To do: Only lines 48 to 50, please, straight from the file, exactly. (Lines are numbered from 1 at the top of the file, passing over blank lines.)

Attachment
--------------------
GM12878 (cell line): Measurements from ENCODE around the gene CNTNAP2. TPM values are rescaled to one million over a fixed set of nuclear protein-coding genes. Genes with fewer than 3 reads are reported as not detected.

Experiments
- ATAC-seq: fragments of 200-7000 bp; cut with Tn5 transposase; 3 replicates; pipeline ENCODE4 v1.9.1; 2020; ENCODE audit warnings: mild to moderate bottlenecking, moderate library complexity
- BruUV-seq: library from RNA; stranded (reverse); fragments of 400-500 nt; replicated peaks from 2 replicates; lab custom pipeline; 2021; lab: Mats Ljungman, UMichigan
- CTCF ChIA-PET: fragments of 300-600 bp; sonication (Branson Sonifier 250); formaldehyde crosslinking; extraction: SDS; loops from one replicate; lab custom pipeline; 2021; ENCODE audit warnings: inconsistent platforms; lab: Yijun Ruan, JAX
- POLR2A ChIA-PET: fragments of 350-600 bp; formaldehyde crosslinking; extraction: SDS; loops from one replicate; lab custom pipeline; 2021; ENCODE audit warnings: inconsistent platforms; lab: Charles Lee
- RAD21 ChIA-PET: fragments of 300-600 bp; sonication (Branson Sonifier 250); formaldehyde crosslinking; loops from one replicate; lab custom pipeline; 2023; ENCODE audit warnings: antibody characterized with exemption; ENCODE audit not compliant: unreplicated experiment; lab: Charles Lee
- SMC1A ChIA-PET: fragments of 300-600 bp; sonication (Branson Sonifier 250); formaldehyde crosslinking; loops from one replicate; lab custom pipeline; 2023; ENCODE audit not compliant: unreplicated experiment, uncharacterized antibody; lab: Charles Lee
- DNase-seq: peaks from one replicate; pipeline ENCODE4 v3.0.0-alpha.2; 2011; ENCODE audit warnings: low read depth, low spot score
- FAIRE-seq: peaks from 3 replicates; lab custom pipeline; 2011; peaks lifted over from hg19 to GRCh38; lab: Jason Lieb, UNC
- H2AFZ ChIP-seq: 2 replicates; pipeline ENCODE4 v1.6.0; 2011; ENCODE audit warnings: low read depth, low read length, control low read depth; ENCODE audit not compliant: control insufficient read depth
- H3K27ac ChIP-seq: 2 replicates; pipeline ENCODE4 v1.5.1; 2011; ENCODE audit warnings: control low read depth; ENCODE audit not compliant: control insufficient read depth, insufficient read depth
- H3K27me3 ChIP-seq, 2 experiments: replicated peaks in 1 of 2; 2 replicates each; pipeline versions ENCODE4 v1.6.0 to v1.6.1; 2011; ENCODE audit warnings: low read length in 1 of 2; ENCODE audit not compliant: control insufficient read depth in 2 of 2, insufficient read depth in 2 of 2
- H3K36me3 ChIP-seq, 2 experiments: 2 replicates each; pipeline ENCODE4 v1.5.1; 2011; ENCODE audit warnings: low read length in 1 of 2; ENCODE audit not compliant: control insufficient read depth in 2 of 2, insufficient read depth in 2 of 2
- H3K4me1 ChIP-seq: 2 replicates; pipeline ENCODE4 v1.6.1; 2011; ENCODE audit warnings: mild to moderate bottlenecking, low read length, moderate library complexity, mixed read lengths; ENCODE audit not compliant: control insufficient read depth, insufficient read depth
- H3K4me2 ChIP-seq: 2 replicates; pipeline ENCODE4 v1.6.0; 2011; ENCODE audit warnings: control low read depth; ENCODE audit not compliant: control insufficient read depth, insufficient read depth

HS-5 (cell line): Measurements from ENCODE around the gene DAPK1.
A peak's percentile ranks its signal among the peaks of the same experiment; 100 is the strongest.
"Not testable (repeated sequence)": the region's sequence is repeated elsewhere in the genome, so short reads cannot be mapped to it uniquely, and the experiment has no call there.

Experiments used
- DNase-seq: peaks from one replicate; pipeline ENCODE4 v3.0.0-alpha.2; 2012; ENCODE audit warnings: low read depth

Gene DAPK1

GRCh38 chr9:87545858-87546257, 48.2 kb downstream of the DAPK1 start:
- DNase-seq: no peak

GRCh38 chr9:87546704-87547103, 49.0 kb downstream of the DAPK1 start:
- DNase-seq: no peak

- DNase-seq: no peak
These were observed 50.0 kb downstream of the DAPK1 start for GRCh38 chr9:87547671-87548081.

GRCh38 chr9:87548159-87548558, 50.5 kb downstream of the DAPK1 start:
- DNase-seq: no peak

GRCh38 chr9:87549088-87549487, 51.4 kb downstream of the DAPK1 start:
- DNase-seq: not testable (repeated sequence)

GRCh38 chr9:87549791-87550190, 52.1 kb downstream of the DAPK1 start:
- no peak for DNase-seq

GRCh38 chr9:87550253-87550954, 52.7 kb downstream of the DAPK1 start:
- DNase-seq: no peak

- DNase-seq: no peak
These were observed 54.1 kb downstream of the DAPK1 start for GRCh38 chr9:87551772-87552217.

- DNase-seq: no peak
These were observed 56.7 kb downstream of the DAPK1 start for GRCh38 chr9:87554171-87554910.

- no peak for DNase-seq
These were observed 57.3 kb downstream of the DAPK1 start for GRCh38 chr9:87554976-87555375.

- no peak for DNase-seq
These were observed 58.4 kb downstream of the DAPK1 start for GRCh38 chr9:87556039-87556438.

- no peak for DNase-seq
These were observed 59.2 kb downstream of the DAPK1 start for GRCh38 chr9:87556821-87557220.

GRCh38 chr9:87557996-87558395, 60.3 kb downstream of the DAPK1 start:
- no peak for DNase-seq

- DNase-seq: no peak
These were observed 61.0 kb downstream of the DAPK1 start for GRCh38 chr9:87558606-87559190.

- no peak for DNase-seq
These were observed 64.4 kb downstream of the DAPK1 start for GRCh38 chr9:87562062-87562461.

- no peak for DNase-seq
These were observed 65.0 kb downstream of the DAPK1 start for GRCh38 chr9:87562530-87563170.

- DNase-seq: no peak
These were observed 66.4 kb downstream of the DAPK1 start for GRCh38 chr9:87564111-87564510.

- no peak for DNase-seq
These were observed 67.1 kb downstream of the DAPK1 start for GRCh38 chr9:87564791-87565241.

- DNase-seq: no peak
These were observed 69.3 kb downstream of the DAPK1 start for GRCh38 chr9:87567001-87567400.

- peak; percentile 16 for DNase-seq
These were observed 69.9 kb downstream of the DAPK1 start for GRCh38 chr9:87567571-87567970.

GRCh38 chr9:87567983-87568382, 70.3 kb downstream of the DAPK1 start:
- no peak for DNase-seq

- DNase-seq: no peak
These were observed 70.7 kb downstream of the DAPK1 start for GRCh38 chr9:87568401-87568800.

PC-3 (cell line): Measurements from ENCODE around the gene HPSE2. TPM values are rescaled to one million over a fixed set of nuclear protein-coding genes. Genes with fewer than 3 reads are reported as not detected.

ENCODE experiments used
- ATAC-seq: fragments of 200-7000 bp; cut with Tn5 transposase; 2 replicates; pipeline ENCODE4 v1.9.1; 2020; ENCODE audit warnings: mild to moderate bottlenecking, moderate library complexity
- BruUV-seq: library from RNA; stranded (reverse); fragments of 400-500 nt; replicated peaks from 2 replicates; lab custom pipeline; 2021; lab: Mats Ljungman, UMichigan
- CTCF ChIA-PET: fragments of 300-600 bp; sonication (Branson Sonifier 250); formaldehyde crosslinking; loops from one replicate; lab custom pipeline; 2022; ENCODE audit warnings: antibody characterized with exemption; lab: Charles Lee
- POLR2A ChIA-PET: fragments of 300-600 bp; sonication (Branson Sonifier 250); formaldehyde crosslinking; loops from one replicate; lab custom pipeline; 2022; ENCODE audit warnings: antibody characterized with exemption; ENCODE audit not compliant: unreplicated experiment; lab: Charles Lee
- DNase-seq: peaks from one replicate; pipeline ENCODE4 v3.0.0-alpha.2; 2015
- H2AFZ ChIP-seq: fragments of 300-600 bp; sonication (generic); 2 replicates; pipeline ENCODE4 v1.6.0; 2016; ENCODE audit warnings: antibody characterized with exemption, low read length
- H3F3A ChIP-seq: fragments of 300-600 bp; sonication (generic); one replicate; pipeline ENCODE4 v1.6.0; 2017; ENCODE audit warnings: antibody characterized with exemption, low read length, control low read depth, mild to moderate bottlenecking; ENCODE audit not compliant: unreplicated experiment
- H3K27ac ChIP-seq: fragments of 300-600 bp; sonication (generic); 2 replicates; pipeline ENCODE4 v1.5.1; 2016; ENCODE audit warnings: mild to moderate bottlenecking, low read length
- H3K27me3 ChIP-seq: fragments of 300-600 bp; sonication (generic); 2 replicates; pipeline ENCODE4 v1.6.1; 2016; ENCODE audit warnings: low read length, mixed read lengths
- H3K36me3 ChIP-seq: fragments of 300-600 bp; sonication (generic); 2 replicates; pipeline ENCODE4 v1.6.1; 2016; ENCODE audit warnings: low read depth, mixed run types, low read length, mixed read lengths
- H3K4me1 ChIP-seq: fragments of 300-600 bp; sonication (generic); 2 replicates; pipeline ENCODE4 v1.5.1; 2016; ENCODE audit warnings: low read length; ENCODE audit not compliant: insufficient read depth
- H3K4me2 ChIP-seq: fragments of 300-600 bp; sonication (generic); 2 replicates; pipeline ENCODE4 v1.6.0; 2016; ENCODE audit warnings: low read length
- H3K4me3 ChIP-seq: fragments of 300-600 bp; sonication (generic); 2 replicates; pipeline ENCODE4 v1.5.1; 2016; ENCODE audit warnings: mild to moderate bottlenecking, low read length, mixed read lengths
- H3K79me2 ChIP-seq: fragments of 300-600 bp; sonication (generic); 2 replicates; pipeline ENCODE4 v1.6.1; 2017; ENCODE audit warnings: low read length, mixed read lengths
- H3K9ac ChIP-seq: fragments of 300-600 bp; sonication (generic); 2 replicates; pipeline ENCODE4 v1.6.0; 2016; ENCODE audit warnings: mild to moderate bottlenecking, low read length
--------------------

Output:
- no peak for DNase-seq

- DNase-seq: no peak
These were observed 61.0 kb downstream of the DAPK1 start for GRCh38 chr9:87558606-87559190.